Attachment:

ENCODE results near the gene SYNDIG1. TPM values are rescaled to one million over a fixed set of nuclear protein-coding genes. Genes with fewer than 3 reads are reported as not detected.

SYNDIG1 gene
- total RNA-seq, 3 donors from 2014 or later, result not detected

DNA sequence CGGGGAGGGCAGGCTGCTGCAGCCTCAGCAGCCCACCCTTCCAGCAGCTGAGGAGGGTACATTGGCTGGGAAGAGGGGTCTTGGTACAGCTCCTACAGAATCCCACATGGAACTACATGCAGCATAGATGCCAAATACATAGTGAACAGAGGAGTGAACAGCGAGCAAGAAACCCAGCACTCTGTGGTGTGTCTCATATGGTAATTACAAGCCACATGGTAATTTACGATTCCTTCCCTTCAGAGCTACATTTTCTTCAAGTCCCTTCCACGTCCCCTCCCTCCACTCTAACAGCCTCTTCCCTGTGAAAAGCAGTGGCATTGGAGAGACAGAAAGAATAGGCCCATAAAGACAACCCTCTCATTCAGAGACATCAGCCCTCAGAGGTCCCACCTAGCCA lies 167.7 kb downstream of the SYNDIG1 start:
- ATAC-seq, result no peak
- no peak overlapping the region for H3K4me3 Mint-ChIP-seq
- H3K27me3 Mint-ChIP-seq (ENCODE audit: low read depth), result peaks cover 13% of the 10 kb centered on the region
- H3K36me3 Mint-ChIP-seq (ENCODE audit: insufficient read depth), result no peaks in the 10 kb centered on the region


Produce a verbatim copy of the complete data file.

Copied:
ENCODE results near the gene SYNDIG1. TPM values are rescaled to one million over a fixed set of nuclear protein-coding genes. Genes with fewer than 3 reads are reported as not detected.

SYNDIG1 gene
- total RNA-seq, 3 donors from 2014 or later, result not detected

DNA sequence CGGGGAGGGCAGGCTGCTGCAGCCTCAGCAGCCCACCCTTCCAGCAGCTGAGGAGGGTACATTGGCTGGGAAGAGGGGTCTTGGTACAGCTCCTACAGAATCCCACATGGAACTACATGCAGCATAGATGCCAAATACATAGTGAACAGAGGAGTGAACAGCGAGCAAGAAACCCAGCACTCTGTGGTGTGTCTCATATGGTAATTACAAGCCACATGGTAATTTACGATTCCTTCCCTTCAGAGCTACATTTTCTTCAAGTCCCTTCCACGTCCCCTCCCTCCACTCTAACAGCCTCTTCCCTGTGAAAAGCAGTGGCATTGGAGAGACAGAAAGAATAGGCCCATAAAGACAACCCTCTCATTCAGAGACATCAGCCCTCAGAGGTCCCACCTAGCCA lies 167.7 kb downstream of the SYNDIG1 start:
- ATAC-seq, result no peak
- no peak overlapping the region for H3K4me3 Mint-ChIP-seq
- H3K27me3 Mint-ChIP-seq (ENCODE audit: low read depth), result peaks cover 13% of the 10 kb centered on the region
- H3K36me3 Mint-ChIP-seq (ENCODE audit: insufficient read depth), result no peaks in the 10 kb centered on the region